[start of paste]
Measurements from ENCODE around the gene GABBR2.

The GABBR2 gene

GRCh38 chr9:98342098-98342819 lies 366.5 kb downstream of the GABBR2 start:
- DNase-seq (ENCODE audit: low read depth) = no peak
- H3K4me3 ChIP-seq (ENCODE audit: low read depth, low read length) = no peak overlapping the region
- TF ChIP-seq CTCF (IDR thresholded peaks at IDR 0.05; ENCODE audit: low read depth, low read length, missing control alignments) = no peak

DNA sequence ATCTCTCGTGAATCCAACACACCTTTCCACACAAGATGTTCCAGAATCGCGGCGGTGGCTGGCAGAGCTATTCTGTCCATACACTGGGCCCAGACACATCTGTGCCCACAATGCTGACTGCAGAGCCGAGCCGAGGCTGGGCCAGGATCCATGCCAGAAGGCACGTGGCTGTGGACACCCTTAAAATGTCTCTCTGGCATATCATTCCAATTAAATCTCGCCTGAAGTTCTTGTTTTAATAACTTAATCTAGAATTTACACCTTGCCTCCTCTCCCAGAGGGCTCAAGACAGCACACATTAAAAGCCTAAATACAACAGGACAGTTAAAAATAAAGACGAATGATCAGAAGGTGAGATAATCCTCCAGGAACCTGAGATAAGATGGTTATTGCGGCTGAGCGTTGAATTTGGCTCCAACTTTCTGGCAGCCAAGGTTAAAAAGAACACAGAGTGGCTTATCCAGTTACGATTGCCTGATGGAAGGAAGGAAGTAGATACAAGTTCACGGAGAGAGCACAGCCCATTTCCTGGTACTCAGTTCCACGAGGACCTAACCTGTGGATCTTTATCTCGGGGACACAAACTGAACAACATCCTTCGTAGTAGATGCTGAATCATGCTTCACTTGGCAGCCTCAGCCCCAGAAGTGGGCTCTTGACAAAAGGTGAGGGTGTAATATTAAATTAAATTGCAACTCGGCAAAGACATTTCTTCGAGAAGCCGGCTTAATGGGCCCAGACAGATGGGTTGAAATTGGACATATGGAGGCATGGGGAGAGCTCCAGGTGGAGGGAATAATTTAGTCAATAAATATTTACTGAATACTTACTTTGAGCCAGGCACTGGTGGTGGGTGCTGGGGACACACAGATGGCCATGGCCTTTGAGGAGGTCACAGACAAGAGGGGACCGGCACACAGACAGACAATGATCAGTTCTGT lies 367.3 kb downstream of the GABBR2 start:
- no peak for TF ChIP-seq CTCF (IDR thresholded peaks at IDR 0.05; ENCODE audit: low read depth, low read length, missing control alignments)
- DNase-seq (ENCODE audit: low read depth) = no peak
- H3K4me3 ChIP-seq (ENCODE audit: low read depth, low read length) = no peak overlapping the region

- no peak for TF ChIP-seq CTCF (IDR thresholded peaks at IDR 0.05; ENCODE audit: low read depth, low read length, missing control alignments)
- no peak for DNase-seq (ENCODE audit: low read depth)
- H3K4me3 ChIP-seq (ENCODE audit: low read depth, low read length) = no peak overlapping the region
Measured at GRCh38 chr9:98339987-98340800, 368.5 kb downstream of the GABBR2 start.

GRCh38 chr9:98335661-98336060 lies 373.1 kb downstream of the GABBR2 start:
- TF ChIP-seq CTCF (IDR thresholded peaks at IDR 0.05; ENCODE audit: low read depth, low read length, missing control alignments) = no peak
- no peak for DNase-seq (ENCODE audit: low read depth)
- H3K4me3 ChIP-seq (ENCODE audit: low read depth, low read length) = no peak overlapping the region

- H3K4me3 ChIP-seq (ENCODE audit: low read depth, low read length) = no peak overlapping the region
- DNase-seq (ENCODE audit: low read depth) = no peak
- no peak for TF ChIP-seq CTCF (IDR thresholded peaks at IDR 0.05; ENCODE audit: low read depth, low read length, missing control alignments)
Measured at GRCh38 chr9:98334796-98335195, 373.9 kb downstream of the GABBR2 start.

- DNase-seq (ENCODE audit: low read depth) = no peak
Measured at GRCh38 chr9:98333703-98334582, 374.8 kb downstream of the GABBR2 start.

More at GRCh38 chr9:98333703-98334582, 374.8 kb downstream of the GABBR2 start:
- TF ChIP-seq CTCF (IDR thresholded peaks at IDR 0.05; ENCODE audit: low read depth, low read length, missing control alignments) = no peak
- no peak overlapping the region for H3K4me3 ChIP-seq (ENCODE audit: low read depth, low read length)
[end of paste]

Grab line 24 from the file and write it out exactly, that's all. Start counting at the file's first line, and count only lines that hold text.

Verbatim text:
Measured at GRCh38 chr9:98333703-98334582, 374.8 kb downstream of the GABBR2 start.